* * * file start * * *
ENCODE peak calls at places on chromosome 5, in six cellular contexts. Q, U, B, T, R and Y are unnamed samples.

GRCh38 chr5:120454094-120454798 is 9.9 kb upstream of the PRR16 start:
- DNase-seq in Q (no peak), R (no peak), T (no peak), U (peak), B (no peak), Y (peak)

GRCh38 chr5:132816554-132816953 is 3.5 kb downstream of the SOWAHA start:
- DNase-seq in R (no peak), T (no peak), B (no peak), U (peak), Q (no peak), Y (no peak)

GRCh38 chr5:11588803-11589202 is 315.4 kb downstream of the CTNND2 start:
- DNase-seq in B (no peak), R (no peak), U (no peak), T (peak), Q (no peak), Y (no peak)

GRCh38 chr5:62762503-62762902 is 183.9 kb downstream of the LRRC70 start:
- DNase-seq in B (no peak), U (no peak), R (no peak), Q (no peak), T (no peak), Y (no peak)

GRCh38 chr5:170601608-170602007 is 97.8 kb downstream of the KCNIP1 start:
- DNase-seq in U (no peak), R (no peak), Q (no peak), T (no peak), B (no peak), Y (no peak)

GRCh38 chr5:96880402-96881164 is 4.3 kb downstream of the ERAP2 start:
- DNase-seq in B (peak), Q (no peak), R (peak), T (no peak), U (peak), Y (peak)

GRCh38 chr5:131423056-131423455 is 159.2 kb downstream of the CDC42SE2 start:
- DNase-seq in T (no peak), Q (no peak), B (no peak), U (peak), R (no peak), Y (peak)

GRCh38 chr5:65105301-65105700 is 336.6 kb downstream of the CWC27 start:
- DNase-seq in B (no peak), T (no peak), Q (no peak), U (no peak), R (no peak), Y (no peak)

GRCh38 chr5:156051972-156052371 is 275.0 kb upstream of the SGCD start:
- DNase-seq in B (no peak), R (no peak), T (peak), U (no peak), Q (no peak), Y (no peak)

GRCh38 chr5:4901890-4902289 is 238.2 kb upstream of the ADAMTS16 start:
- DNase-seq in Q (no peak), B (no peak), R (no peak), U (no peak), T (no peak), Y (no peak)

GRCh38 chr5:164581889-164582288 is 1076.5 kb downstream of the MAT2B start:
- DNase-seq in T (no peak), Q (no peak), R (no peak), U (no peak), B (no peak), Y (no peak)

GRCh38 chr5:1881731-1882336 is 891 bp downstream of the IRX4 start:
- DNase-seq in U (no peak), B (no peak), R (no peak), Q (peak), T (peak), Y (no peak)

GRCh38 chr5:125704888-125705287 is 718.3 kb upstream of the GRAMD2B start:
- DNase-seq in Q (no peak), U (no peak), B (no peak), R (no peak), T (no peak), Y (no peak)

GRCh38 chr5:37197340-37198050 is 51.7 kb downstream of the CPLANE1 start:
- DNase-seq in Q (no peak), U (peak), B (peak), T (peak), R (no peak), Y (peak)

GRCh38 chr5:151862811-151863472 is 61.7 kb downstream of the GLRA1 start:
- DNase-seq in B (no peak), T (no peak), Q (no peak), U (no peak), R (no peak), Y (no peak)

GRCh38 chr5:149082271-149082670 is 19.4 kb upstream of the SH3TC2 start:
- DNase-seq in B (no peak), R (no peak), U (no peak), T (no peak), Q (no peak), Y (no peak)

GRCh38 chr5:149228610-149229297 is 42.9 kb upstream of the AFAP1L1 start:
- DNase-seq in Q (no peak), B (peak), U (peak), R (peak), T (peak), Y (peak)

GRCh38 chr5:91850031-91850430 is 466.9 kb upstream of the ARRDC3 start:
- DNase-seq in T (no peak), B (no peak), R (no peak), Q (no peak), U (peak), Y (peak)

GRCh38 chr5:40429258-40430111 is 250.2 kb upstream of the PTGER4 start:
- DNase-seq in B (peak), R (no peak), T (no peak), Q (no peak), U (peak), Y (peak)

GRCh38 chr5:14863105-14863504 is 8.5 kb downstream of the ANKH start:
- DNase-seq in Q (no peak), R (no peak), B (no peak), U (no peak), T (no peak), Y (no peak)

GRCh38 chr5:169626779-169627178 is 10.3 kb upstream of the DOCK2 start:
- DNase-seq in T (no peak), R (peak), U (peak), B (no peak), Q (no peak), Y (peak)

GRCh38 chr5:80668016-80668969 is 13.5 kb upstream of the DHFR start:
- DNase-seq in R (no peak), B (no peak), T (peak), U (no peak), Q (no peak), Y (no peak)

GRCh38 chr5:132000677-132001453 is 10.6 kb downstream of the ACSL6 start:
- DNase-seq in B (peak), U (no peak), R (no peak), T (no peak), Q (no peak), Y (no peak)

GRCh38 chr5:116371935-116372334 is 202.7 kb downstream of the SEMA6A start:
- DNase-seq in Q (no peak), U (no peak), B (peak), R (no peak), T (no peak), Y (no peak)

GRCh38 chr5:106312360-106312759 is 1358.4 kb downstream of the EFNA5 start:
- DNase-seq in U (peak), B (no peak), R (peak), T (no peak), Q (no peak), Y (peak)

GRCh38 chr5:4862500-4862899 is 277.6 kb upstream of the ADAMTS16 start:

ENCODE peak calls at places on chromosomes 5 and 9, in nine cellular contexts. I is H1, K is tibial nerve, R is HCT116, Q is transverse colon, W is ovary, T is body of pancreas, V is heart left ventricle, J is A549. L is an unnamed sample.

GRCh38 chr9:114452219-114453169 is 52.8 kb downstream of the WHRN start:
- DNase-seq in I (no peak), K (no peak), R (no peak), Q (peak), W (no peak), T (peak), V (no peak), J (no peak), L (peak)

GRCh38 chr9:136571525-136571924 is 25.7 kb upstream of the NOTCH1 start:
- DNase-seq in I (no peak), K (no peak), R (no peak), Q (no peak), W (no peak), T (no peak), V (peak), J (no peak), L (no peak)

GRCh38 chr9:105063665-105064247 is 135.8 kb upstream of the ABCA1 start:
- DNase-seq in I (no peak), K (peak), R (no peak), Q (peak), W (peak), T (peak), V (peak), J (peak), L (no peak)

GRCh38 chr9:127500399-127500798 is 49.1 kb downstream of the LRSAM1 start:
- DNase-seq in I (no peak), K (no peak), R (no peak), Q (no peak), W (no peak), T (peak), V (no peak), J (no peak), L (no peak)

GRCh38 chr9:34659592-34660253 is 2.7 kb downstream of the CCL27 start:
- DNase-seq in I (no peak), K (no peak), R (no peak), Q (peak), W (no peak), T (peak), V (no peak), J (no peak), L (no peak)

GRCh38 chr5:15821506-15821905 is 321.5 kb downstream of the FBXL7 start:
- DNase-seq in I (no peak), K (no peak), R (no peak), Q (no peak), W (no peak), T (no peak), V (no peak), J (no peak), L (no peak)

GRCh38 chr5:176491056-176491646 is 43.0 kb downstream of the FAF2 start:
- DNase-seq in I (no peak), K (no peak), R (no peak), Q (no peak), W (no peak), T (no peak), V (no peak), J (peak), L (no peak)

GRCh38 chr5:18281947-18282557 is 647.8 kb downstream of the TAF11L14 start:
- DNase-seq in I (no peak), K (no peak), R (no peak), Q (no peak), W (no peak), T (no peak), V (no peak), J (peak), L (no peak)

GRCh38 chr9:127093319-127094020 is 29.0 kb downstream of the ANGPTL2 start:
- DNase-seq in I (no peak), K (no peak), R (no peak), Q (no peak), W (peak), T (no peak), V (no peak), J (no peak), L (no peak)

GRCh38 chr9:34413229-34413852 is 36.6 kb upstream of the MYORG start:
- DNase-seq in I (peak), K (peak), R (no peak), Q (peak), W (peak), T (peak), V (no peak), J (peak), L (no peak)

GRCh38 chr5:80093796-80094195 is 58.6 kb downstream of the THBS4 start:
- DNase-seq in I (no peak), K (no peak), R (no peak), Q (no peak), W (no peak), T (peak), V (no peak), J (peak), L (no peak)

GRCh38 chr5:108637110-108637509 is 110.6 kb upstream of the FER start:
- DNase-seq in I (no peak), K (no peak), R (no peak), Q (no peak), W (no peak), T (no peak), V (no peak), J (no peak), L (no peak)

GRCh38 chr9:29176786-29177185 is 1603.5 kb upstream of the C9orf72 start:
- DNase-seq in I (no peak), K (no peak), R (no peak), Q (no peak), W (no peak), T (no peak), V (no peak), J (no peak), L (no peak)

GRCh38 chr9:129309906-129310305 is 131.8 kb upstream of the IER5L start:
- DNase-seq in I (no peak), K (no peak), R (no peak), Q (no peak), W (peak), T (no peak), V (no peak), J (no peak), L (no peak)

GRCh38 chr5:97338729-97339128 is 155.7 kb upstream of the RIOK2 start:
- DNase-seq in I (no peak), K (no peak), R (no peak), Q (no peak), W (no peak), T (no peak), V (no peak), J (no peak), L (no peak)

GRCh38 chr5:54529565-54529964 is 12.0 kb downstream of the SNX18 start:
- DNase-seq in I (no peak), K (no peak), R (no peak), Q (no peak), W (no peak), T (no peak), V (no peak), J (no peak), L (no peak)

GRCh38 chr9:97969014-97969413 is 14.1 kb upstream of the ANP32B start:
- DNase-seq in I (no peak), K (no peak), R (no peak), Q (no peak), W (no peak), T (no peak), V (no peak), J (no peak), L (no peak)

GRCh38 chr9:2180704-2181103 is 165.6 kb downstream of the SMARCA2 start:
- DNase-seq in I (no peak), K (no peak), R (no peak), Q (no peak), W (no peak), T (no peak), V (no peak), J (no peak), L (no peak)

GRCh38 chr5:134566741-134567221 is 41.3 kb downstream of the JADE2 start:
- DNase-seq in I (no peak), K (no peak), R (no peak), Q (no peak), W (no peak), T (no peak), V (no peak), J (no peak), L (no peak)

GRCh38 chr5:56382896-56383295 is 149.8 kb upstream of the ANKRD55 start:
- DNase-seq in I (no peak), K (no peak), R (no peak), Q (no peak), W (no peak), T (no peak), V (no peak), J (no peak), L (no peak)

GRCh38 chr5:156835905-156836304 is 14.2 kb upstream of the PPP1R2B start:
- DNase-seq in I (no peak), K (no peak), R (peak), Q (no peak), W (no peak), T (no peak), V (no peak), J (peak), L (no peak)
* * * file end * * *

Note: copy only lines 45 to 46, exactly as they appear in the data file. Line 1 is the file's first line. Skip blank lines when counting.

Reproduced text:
- DNase-seq in R (no peak), B (no peak), T (peak), U (no peak), Q (no peak), Y (no peak)

GRCh38 chr5:132000677-132001453 is 10.6 kb downstream of the ACSL6 start: